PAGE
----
The Swiss-based Court of Arbitration for Sport (CAS), has upheld the four-year suspension of former athletics coach Alberto Salazar for a series of doping violations after a lengthy appeal process. 

Salazar, 63, who was banned by the US Anti-Doping Agency in October 2019, has now lost his appeal following a virtual hearing in March this year – which had been delayed, due to the coronavirus pandemic, from a scheduled slot in 2020.

The former coach was banned for offences including possession and trafficking of testosterone while he was head coach of the NIKE Oregon Project training group for elite runners, based in Beaverton, Oregon.

He subsequently appealed and, in November that year, CAS said it was opening arbitration procedures and that “the parties have requested additional time to file their written submissions and evidence.”

The fallout from the incident led to Nike shutting the Oregon Project down as soon as Salazar was banned. 

Salazar had maintained his innocence and always pledged to appeal, while Nike also gave its support to an appeal and stressed that the USADA ruling had “nothing to do with administering banned substances to any Oregon Project athlete.”

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Following the announcement of Salazar’s ban, he was immediately barred from coaching or involvement in athletics in any capacity, and as such his accreditation for all professional events across the sport was revoked. 

He was not allowed to continue coaching during the appeal process. 

Athletes in the Nike training group included multiple Olympic and world champion Mo Farah of Great Britain and US athlete Galen Rupp, a medallist at the London 2012 and Rio 2016 Olympics.

As well as Salazar, endocrinologist Jeffrey Brown, who served as a paid consultant for Nike’s endurance running venture, was handed a matching ban, before also appealing to CAS.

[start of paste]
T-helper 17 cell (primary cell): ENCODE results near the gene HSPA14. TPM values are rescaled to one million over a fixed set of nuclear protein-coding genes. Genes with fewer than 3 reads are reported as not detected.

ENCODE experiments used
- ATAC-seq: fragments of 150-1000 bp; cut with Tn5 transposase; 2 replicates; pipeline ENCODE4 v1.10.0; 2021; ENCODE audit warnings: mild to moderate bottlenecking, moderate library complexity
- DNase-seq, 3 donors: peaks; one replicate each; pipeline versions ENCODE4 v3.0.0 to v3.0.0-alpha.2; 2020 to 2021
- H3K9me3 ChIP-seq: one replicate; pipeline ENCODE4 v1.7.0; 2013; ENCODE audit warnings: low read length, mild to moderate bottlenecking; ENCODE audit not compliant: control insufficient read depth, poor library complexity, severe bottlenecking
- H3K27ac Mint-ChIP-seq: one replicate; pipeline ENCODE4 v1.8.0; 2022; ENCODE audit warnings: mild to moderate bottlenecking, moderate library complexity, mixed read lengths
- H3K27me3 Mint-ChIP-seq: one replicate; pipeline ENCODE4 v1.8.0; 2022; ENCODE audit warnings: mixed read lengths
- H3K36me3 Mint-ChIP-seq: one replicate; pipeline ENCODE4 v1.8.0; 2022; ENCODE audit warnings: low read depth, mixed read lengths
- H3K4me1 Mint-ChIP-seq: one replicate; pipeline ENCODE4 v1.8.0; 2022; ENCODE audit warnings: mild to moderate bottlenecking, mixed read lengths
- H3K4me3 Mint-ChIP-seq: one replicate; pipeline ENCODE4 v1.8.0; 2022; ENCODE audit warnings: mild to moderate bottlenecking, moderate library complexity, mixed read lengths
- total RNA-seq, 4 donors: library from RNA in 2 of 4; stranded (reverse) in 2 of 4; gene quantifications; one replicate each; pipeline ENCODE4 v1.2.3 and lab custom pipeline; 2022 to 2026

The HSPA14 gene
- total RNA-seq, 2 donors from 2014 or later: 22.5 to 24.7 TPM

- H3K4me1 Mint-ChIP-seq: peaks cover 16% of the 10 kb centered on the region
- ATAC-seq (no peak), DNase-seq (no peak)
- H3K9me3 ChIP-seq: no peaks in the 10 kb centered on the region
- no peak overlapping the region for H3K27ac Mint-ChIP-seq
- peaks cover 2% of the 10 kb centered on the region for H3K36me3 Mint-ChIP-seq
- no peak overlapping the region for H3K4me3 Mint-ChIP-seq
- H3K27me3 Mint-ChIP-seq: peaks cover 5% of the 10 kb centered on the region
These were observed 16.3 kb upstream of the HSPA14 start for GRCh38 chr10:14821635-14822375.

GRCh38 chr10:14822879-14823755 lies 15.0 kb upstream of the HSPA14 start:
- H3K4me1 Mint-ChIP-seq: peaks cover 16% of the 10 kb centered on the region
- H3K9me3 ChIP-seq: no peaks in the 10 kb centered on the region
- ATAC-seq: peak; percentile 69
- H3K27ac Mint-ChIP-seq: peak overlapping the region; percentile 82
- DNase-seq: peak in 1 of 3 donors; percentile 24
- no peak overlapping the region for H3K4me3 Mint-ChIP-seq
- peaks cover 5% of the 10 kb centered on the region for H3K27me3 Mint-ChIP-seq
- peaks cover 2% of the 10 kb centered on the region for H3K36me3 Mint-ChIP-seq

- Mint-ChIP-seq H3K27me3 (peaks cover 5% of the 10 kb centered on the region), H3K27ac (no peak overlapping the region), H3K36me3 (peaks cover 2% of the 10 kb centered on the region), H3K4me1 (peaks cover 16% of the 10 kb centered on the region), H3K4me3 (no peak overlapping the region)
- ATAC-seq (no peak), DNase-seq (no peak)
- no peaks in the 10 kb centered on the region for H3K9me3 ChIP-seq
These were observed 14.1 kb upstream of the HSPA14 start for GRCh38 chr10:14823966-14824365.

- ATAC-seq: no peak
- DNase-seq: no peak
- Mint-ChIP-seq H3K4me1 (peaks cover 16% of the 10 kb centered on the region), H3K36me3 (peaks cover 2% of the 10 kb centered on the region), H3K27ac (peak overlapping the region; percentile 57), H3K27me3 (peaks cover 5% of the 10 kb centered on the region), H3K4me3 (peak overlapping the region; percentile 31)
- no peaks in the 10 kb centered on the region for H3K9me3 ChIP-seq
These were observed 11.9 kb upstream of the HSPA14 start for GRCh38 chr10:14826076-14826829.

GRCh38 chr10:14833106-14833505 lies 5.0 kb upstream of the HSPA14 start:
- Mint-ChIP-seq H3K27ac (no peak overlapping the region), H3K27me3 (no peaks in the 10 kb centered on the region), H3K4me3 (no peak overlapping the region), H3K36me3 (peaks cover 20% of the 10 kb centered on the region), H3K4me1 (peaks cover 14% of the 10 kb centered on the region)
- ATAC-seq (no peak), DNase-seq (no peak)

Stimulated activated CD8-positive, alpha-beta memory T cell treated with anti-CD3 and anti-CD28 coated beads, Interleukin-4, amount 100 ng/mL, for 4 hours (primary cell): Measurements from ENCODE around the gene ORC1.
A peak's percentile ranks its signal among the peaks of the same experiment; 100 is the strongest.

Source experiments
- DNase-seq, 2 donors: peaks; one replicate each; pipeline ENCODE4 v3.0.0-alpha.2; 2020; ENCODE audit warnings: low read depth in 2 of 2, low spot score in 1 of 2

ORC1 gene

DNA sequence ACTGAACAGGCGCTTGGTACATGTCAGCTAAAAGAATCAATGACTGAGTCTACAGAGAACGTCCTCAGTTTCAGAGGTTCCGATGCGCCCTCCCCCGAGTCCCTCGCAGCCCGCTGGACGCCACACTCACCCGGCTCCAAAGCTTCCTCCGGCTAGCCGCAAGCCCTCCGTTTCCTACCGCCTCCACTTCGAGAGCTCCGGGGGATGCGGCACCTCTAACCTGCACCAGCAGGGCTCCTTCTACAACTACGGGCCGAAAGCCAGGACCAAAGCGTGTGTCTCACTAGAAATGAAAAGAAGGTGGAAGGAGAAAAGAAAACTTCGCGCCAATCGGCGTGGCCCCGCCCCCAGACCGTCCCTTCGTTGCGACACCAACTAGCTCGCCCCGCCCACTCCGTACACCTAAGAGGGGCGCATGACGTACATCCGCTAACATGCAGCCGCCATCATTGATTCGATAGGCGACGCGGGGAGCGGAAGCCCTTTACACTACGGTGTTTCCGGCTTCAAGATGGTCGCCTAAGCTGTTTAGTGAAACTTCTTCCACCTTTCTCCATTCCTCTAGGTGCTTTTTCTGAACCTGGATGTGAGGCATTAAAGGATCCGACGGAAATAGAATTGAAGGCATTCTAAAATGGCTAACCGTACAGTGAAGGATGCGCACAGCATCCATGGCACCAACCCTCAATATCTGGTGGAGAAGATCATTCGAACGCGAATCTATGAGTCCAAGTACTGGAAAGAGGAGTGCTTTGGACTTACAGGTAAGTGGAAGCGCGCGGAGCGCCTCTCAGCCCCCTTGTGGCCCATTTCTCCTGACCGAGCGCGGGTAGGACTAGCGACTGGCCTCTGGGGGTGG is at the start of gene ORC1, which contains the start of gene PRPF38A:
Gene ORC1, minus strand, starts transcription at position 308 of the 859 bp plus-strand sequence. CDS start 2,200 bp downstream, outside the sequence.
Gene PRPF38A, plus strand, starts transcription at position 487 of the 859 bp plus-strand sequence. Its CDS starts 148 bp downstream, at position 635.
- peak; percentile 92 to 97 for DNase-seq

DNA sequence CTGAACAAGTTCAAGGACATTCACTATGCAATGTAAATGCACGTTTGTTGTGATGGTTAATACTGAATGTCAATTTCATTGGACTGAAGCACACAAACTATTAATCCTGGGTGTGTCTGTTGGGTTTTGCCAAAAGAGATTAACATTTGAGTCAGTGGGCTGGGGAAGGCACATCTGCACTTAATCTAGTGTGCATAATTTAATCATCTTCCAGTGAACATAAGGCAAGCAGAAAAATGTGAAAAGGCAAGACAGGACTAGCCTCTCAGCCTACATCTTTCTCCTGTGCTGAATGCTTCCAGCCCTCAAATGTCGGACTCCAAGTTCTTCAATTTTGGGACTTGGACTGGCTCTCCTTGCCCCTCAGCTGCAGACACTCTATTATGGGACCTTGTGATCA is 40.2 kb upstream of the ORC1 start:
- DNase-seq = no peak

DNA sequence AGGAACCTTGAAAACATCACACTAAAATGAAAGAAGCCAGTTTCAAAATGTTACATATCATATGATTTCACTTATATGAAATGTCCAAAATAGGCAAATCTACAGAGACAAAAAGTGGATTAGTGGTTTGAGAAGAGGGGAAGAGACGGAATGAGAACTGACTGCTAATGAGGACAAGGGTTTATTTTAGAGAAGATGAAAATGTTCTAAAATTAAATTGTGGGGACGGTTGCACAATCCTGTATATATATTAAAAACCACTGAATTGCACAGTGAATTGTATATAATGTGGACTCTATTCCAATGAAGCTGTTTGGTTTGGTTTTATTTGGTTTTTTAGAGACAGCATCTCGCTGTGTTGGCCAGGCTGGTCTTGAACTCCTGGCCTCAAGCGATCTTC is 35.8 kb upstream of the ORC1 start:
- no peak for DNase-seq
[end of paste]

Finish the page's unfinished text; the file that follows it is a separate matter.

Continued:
At the same time as Salazar’s ban was first put in place, Nike’s chief executive Mark Parker announced he would be stepping down, although he claimed his decision was “unrelated” to the closure of the training group. 

Meanwhile, the president of the World Anti-Doping Agency, Witold Banka, and that body’s director general, Olivier Niggli, met yesterday with the Russian sports minister Oleg Matytsin to discuss how the Russian Anti-Doping Agency (RUSADA) can be reinstated as compliant with the WADA code, when a two-year suspension applied in December 2020 ends. 

RUSADA was suspended at that point following WADA’s assertion that data (including athletes’ testing results) from the Moscow Laboratory was intentionally altered by Russian authorities before being viewed by WADA, in an operation from January 2019. 

This directly contravened the conditions laid down by the WADA executive committee from when RUSADA was re-admitted as compliant with the code in September 2018 (following an earlier suspension for a range of other offences). 

WADA has, since December last year, been engaging with RUSADA to ensure that “the reinstatement conditions are met through a monitoring plan.”

During the meeting yesterday, the following topics were discussed: The fulfilment of all remaining reinstatement conditions as laid down by CAS; assurances that RUSADA’s independence is respected by the Russian authorities; the appointment of a new RUSADA director general; and assurances that RUSADA’s operating budget is maintained. 

Banka said following the meeting: “We agreed to maintain open lines of communication with the goal of ensuring that RUSADA returns to compliance with the World Anti-Doping Code…

“We will arrange further discussions at all levels so that RUSADA can meet the Court of Arbitration for Sport reinstatement conditions as quickly as possible upon expiry of the two-year period of consequences in December 2022.”

He added that: “The need for RUSADA to retain its independence is critical. There must be no attempt by the Russian state or sporting authorities to interfere with any of its operations. Associated with that, the appointment of RUSADA’s next director general must follow a rigorous process to ensure the right person is hired for this important position.”

The outspoken Yuri Ganus was fired as RUSADA’s director general in August 2020, after allegations of financial violations that emerged from an audit of RUSADA conducted by the Russian Olympic Committee, and has not since been replaced.

In a statement made at that point, WADA said: “These developments reinforce the concerns expressed by WADA … in relation to the decision regarding Mr Ganus, and re-emphasise the critical importance for RUSADA to maintain its operational independence going forward.”